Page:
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Horseback-riding cups?

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  • Kihō
    Greetings, I seem to recall that, years ago, I was in a class at Pennsic where I learned that samurai in late period had had a type of vessel called a
    Message 1 of 3 , Jun 23, 2013
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      Greetings,

      I seem to recall that, years ago, I was in a class at Pennsic where I
      learned that samurai in late period had had a type of vessel called a
      "horseback-riding cup", formed from a half coconut shell or turtle
      shell, lacquered on the inside, with a cord attached for hanging from
      the obi. Recently coming into the possession of a coconut shell, I
      was going to make one. However, I've been unable to dig up any
      information about them beyond a single example,
      http://www.horniman.ac.uk/collections/browse-our-collections/object/68431
      , from the late Edo period, and I've been unable to figure out what
      they're actually called in Japanese. Does anyone happen to have any
      references or further information about this sort of thing?

      Thanks a bunch,
      ~Kihou
    • JL Badgley
      I hadn t heard of this before. It seems like a great project. I did find Bajo-hai or Bajyo hai (Horse rider cup) as a shape of teacup. You might start
      Message 2 of 3 , Jun 24, 2013
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        I hadn't heard of this before. It seems like a great project.

        I did find "Bajo-hai" or "Bajyo hai" (Horse rider cup) as a shape of
        teacup. You might start there. It may be that what you found was more of
        a description of a cup shape than its actual use.

        Making coconut bowls shouldn't be too difficult nor too far from period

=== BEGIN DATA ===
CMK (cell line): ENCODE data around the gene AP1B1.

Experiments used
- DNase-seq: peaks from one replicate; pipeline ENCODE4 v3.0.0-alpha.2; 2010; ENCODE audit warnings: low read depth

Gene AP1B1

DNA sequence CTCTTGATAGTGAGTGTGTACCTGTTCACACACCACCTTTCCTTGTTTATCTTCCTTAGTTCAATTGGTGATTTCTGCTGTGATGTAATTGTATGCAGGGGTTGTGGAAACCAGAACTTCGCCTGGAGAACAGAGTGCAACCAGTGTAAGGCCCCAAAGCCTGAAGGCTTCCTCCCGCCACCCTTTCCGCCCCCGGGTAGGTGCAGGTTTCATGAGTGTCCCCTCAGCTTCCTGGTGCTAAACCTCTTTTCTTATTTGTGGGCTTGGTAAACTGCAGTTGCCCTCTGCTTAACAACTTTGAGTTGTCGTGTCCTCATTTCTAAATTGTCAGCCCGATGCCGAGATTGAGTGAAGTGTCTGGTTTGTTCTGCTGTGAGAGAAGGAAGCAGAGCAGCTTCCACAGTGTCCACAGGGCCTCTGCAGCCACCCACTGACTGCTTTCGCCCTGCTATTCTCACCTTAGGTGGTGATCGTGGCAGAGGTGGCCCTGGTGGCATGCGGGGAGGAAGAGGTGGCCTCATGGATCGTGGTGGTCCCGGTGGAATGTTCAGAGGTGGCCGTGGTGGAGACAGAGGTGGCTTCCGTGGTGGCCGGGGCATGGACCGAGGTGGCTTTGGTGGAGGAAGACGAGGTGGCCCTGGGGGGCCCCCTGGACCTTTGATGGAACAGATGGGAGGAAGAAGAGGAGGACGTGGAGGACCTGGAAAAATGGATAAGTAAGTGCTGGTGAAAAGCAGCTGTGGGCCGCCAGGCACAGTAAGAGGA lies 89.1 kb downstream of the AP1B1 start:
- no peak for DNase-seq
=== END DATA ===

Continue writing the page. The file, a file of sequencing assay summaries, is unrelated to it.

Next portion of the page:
practice, you just need to make sure to use materials that are food safe if
        you can plan on using it (and if it isn't food safe, label I as such,
        somehow).

        Ii
        On Jun 24, 2013 9:04 AM, "Kihō" <kihou@...> wrote:

        > Greetings,
        >
        > I seem to recall that, years ago, I was in a class at Pennsic where I
        > learned that samurai in late period had had a type of vessel called a
        > "horseback-riding cup", formed from a half coconut shell or turtle
        > shell, lacquered on the inside, with a cord attached for hanging from
        > the obi. Recently coming into the possession of a coconut shell, I
        > was going to make one. However, I've been unable to dig up any
        > information about them beyond a single example,
        > http://www.horniman.ac.uk/collections/browse-our-collections/object/68431
        > , from the late Edo period, and I've been unable to figure out what
        > they're actually called in Japanese. Does anyone happen to have any
        > references or further information about this sort of thing?
        >
        > Thanks a bunch,
        > ~Kihou
        >
        >
        > ------------------------------------
        >
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      • Solveig Throndardottir
        Noble Cousin! Greetings from Solveig! I very much doubt that you would find a lot of coconuts in Japan. They are not generally speaking cultivated in Japan.
        Message 3 of 3 , Jun 25, 2013
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          Noble Cousin!

          Greetings from Solveig! I very much doubt that you would find a lot of coconuts in Japan. They are not generally speaking cultivated in Japan. The artifact that you found in the museum looks interesting. It is hard to know just how common they were.

          Your Humble Servant
          Solveig Throndardottir
          Amateur Scholar



          [Non-text portions of this message have been removed]
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